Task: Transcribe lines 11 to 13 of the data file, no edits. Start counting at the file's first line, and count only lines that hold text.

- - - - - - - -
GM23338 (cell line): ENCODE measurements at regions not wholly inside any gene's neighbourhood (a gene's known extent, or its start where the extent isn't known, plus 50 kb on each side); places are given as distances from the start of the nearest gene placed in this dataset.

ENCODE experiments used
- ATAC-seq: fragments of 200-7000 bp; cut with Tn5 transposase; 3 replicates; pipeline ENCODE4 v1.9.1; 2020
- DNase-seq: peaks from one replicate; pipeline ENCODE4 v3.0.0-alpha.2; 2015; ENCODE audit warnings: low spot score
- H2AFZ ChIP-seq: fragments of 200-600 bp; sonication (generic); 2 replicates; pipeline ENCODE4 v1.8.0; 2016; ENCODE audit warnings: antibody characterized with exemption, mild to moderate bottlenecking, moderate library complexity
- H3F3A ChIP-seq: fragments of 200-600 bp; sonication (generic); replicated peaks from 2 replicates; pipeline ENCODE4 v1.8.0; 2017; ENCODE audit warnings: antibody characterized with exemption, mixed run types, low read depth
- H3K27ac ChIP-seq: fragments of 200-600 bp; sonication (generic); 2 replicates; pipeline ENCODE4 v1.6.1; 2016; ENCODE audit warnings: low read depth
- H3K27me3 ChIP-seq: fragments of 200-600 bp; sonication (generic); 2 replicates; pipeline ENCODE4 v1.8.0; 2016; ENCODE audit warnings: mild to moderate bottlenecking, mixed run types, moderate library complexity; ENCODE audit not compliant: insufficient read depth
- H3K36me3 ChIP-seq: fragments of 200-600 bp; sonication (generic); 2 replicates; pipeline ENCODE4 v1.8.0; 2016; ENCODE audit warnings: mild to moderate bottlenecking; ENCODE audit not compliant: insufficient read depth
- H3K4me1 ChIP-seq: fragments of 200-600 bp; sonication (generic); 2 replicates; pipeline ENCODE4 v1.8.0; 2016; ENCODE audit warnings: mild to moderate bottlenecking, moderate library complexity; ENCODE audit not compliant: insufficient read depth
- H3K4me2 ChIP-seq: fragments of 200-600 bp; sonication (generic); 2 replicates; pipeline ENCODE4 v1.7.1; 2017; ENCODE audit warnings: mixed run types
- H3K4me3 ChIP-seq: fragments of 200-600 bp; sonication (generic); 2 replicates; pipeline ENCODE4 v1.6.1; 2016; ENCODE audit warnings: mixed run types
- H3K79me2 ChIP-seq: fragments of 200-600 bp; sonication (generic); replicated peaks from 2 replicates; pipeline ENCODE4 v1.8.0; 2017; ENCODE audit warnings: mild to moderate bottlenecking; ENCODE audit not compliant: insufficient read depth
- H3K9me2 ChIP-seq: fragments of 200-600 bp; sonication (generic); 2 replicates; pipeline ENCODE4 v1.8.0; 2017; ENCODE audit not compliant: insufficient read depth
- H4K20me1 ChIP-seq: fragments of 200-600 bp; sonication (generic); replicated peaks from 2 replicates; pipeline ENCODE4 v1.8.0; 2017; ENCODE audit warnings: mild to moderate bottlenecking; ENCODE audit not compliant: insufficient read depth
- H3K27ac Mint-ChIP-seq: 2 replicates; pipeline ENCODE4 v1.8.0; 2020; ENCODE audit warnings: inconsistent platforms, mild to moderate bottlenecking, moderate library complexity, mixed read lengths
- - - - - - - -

- H3K4me2 ChIP-seq: fragments of 200-600 bp; sonication (generic); 2 replicates; pipeline ENCODE4 v1.7.1; 2017; ENCODE audit warnings: mixed run types
- H3K4me3 ChIP-seq: fragments of 200-600 bp; sonication (generic); 2 replicates; pipeline ENCODE4 v1.6.1; 2016; ENCODE audit warnings: mixed run types
- H3K79me2 ChIP-seq: fragments of 200-600 bp; sonication (generic); replicated peaks from 2 replicates; pipeline ENCODE4 v1.8.0; 2017; ENCODE audit warnings: mild to moderate bottlenecking; ENCODE audit not compliant: insufficient read depth